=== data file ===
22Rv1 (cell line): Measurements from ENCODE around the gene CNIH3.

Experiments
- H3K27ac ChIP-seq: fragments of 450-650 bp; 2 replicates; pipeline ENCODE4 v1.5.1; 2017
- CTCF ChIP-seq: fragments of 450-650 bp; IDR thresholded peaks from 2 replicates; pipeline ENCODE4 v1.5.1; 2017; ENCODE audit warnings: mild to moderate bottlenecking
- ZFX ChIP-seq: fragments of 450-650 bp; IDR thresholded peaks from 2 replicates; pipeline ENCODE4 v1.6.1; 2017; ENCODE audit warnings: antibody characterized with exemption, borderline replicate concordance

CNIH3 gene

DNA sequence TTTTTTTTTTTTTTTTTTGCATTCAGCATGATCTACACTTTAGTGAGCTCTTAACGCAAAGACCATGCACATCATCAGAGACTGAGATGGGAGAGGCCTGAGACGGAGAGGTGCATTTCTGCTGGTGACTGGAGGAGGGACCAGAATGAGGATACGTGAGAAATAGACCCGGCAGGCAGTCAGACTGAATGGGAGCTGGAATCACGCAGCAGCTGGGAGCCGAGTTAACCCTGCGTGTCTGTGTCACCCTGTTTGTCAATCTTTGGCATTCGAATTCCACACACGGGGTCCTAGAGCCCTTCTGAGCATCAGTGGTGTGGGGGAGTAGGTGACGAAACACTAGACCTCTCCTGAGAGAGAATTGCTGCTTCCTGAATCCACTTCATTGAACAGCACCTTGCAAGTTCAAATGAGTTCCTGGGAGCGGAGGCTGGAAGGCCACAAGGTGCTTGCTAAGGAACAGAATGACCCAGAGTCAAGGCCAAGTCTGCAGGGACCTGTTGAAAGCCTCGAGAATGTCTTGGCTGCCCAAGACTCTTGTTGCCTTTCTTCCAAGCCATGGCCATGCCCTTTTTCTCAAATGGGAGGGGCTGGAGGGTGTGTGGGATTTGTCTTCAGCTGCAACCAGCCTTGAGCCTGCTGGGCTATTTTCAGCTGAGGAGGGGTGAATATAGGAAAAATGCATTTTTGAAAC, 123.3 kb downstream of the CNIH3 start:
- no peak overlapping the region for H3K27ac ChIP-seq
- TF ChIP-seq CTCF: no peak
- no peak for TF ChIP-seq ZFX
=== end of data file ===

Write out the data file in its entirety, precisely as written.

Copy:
22Rv1 (cell line): Measurements from ENCODE around the gene CNIH3.

Experiments
- H3K27ac ChIP-seq: fragments of 450-650 bp; 2 replicates; pipeline ENCODE4 v1.5.1; 2017
- CTCF ChIP-seq: fragments of 450-650 bp; IDR thresholded peaks from 2 replicates; pipeline ENCODE4 v1.5.1; 2017; ENCODE audit warnings: mild to moderate bottlenecking
- ZFX ChIP-seq: fragments of 450-650 bp; IDR thresholded peaks from 2 replicates; pipeline ENCODE4 v1.6.1; 2017; ENCODE audit warnings: antibody characterized with exemption, borderline replicate concordance

CNIH3 gene

DNA sequence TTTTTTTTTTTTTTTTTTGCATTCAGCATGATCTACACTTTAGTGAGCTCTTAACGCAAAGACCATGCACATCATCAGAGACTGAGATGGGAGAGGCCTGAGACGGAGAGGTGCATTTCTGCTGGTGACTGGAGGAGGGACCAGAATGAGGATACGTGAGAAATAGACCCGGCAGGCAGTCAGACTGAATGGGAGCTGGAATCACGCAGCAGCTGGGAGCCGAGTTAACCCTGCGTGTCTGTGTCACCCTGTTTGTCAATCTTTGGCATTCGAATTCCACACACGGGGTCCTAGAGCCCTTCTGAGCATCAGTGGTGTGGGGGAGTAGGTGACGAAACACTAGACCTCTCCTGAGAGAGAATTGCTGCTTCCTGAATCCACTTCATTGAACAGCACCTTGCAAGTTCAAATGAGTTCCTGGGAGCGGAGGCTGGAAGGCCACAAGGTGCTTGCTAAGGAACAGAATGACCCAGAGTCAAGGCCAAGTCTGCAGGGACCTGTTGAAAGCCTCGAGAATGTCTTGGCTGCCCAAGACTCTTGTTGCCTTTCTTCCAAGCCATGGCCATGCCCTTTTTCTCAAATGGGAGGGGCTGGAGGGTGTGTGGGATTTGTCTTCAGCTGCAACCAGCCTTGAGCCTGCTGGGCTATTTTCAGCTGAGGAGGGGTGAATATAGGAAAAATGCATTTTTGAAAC, 123.3 kb downstream of the CNIH3 start:
- no peak overlapping the region for H3K27ac ChIP-seq
- TF ChIP-seq CTCF: no peak
- no peak for TF ChIP-seq ZFX